If by a teacher's personality you mean the person has to have a desire to teach, then yes. I think it's necessary. It's not necessary to become hired (unfortunately), but it's necessary to do the job correctly. Other than that, I think there are lots of different personalities that do equally well in the profession (and lots of different personalities that DON'T do well).
What exactly do you mean by "teacher's personality"? Every teacher is a person with her/his own personality which comes through when teaching.
All you really need to be able to teach is a passion for teaching, a knowledge of your subject, and enough strength within to carry you through the hard parts.
You must always be yourself while teaching. No one can live pretending to be someone else everyday. When you become a teacher you will see a whole other side to teaching.
Teacher personality is a relative thing, I think. To be a good teacher, you must have a thorough knowledge of the subject you teach, thick skin so that you don't take what kids say personally, the acceptance that you'll never be rich, and a lot of red pens!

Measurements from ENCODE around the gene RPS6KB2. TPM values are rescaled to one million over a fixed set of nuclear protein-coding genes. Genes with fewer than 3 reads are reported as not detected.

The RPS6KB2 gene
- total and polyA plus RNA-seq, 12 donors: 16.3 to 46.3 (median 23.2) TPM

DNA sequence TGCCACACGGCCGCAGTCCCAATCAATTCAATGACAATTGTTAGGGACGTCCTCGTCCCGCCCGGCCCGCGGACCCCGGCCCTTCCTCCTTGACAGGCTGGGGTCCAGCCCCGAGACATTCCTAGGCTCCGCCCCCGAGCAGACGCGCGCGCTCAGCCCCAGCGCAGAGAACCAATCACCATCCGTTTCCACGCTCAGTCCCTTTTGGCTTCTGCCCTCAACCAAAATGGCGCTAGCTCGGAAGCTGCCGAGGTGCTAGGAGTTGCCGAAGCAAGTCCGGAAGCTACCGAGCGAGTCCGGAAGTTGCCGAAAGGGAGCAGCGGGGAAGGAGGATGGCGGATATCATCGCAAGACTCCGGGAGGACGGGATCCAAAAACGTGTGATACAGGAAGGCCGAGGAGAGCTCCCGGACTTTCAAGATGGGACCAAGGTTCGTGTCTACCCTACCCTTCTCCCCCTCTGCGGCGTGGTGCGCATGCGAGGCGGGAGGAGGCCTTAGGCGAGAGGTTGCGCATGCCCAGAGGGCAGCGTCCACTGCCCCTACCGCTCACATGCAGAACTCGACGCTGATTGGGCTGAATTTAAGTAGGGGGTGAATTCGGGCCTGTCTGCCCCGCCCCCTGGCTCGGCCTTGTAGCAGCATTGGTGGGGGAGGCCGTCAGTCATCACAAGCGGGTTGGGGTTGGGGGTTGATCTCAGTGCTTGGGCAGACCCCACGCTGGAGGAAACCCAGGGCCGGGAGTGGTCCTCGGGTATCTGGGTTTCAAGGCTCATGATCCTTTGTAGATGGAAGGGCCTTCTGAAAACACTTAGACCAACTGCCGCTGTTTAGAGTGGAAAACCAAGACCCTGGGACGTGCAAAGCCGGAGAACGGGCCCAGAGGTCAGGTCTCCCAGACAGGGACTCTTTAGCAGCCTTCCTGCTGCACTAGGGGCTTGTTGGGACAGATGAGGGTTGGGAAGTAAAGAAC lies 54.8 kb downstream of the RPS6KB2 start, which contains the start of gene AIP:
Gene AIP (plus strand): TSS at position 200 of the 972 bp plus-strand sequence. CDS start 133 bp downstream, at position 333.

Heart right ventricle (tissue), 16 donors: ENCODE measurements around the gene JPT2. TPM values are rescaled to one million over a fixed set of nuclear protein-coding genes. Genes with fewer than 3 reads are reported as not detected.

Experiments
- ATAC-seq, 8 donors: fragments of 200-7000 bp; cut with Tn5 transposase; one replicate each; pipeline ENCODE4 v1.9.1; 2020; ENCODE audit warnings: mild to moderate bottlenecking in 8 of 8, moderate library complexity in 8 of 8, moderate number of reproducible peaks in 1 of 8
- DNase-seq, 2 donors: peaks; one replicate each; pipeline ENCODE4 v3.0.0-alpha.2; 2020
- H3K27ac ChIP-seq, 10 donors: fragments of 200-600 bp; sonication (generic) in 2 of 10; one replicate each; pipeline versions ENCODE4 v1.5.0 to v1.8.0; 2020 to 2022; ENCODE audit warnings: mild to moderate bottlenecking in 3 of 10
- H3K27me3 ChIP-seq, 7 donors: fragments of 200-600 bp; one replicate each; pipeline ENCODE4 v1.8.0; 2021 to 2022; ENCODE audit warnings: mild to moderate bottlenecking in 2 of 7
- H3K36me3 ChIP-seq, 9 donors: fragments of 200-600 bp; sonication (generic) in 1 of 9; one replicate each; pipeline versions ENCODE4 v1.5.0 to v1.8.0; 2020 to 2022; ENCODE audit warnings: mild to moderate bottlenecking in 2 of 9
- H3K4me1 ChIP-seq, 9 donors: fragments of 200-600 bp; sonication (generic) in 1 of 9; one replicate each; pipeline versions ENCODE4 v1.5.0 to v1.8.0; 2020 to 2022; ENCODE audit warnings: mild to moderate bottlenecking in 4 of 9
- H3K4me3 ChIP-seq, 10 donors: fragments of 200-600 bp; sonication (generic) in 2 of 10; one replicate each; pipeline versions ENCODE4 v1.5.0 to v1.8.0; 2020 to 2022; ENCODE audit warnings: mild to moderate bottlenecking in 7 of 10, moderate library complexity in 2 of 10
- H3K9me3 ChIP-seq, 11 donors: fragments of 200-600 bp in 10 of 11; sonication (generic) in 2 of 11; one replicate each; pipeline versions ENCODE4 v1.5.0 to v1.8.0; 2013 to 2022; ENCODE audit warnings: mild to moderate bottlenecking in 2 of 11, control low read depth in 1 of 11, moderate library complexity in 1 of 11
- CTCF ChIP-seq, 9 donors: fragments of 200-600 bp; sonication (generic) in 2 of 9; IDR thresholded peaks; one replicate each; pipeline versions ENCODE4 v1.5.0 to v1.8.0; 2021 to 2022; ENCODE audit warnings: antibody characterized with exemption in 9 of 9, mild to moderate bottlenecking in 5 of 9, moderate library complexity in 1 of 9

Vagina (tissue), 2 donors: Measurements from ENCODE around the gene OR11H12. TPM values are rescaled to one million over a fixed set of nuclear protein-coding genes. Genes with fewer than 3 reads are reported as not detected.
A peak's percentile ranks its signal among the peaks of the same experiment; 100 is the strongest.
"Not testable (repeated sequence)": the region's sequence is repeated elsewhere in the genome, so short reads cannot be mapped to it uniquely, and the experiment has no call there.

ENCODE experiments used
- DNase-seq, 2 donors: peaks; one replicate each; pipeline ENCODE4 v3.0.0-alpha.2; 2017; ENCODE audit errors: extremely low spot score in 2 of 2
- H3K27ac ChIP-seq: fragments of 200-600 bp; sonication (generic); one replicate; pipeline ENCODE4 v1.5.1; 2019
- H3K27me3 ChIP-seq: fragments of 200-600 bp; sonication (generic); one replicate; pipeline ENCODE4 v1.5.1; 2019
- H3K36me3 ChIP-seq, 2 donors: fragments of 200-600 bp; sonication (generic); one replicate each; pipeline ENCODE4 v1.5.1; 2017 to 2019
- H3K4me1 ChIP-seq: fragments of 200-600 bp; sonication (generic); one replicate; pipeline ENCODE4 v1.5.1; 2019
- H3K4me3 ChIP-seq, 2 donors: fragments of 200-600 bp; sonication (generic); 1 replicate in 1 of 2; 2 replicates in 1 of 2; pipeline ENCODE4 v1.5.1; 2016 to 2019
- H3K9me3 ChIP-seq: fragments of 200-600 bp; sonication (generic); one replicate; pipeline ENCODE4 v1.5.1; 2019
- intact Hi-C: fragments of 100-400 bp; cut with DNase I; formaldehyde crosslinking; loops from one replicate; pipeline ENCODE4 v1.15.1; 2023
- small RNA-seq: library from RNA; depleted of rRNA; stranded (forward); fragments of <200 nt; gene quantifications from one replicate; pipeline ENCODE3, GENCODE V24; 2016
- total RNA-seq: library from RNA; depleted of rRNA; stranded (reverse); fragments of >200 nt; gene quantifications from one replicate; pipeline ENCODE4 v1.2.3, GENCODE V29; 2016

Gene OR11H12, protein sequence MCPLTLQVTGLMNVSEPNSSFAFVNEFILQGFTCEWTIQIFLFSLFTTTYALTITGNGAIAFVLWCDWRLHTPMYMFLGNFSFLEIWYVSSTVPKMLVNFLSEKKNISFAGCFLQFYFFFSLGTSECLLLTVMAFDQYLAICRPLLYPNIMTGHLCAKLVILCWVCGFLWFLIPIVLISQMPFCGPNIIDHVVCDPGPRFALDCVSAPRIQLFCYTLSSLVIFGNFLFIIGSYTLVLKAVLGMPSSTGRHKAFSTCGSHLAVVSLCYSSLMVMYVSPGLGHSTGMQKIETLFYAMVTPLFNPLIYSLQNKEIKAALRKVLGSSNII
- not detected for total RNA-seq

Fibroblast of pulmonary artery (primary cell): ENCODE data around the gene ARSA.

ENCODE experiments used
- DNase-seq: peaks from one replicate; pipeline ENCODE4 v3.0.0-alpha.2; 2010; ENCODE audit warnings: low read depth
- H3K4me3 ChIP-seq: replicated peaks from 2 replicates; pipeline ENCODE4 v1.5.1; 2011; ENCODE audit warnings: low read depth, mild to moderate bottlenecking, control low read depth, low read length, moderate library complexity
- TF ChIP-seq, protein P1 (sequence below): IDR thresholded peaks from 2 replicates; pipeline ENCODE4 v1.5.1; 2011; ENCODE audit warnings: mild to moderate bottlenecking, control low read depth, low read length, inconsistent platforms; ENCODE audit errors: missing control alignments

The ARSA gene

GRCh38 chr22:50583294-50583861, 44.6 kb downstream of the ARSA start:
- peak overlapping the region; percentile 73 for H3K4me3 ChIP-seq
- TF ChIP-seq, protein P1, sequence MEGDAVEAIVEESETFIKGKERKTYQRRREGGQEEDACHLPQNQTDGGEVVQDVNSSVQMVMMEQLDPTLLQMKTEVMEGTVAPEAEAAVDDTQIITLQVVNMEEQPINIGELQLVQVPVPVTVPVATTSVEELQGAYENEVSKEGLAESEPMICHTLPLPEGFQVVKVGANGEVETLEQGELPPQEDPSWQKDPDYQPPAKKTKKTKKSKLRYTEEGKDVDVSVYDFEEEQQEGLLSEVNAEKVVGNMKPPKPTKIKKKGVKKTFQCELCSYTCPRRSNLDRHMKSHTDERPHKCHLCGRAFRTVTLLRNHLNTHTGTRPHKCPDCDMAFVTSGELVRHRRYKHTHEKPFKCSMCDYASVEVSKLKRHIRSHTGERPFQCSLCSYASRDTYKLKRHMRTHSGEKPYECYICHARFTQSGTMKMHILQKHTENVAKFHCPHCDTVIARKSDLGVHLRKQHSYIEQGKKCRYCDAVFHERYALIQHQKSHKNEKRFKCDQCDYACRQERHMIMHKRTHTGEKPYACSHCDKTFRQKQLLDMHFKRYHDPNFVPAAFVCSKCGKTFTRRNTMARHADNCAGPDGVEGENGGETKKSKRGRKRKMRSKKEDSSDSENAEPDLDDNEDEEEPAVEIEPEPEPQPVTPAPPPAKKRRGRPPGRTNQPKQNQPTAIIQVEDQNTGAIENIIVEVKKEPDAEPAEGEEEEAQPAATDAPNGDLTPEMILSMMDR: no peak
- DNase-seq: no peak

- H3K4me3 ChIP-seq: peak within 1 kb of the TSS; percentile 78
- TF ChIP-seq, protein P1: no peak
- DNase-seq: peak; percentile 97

Most of all.if you have a love of kids and the ability to drive a point home in a fair and honest way.you will be a teacher.
In response to your question, I would say that a "teacher's personality" is not necessary to teach, but is more advantageous if it enables one to communicate to students effectively. As I see it, a teacher's personality should be one that openly advocates and explains all the facts so that the individuals who seek to learn can maximize the benefits of their learning experience. A teacher's personality may come easier to some over others; that is the main warrant as to why it's not necessary, but will be helpful to students if achieved. On the other hand, having a negative personality(note: personality in general context) will almost certainly cause students to dislike the teacher and the subject. I would advise heavily against this, as the role of teachers should be that of an insightful and empowering guide. Teaching, after all, is also a learning process; one that is equally rewarding for both mentor and student.
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